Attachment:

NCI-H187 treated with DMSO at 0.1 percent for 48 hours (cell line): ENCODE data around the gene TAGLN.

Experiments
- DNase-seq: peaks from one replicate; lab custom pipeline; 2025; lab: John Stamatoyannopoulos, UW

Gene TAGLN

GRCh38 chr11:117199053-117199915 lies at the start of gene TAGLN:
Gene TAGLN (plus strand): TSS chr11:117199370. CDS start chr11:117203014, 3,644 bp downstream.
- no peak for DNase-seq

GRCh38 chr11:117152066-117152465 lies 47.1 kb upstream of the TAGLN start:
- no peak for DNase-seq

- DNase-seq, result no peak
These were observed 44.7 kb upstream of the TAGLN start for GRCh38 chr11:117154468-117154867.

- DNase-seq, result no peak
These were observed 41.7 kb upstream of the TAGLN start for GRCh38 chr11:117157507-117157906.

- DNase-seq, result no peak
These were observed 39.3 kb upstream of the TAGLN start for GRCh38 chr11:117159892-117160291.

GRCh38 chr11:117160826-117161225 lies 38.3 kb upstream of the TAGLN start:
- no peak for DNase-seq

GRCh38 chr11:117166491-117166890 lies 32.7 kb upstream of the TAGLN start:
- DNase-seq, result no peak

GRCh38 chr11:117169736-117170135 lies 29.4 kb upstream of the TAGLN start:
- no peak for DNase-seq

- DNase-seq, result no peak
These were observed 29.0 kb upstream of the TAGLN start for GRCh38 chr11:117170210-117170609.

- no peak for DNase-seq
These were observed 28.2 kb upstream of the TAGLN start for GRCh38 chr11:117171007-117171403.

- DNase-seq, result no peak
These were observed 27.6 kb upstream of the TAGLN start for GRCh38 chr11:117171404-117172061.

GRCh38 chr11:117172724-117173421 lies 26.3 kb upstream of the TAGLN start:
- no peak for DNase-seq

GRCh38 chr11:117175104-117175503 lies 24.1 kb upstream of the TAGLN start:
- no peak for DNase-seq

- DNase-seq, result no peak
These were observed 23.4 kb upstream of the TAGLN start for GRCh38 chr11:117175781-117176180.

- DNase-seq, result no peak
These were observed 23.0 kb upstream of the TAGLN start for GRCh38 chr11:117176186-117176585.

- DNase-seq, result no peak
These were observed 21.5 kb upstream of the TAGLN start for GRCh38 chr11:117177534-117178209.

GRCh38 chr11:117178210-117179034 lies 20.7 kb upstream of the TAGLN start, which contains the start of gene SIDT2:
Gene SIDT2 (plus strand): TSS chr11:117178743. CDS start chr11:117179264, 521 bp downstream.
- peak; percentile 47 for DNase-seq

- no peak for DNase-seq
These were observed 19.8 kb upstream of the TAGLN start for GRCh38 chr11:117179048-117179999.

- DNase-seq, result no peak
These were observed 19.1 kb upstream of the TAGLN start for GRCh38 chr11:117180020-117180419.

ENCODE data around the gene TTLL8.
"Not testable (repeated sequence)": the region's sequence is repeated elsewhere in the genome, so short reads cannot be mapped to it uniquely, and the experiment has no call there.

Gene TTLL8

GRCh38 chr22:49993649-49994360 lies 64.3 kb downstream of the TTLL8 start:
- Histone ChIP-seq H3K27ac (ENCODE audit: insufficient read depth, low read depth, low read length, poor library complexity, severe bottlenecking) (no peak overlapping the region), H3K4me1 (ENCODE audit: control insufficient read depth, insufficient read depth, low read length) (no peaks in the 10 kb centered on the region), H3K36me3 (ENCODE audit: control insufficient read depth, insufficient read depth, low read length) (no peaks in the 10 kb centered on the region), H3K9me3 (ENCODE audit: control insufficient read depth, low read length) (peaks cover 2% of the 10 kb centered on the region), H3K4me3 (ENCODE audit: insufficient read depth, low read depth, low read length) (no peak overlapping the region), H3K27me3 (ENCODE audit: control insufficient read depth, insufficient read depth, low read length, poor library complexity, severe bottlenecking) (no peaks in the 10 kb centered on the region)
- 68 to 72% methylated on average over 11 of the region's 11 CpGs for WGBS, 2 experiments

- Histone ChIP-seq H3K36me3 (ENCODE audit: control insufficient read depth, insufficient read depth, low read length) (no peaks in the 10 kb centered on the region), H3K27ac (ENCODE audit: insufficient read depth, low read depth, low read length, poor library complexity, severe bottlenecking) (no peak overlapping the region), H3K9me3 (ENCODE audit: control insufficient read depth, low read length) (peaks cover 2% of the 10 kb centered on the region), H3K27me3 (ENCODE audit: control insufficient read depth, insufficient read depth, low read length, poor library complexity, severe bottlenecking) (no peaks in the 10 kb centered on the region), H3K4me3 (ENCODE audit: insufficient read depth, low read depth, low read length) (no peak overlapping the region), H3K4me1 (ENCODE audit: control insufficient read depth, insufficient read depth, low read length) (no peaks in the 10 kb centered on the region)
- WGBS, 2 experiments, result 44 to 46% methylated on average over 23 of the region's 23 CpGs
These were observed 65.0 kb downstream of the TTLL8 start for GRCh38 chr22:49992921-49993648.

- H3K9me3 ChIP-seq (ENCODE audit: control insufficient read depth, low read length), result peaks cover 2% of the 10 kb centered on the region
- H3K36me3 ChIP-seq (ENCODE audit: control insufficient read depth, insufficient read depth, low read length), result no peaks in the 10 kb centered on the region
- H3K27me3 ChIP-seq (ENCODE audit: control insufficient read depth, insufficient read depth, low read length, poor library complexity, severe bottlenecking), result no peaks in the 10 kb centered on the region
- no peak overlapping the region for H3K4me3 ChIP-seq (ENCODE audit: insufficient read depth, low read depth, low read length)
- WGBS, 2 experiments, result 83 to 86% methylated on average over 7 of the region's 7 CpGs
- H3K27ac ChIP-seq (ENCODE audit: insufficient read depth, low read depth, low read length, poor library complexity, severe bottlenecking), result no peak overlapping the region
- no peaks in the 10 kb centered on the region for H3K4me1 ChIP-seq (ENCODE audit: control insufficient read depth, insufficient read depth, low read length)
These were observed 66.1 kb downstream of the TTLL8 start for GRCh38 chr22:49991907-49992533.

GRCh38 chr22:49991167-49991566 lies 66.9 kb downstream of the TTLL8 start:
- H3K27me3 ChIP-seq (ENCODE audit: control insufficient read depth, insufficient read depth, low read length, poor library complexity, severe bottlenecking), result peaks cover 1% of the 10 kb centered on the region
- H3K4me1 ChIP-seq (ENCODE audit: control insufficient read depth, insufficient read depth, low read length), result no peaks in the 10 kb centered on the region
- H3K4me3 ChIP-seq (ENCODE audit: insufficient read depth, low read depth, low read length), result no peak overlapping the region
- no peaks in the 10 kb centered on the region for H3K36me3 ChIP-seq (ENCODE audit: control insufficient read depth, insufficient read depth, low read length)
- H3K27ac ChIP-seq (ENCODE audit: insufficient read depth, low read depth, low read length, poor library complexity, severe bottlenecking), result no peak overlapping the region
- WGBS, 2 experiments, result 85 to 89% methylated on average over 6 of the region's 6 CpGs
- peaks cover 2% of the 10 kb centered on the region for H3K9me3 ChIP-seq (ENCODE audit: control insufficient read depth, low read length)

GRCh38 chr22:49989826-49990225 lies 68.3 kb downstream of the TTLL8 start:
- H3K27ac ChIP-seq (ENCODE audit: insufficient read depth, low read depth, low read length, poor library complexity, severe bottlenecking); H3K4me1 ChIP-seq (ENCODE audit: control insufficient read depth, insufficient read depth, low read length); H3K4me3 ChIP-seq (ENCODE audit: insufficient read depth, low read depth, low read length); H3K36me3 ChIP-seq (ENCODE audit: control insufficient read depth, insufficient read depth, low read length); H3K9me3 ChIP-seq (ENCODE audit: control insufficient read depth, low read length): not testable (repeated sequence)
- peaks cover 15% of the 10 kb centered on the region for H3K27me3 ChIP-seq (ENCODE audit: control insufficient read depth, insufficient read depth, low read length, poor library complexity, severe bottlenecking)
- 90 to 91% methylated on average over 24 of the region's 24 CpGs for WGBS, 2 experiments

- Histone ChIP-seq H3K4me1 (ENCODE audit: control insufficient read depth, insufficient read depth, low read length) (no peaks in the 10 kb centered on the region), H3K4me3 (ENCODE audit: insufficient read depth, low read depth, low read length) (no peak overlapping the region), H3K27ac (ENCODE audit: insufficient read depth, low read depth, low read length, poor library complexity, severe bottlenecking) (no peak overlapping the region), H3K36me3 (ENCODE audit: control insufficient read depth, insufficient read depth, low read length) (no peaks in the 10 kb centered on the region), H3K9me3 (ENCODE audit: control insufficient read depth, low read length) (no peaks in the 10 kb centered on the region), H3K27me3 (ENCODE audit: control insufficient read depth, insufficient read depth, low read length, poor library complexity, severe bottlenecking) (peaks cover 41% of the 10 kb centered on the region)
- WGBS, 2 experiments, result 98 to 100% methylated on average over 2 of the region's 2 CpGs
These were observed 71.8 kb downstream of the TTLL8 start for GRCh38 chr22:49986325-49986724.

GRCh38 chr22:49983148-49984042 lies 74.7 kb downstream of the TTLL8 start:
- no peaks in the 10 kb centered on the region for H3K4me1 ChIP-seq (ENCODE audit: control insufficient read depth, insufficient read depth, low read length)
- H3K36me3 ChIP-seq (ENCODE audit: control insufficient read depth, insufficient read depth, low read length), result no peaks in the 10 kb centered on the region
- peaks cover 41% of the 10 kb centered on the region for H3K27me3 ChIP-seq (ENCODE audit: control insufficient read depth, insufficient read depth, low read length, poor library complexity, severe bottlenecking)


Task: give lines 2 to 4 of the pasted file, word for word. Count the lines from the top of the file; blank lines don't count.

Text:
Experiments
- DNase-seq: peaks from one replicate; lab custom pipeline; 2025; lab: John Stamatoyannopoulos, UW

Gene TAGLN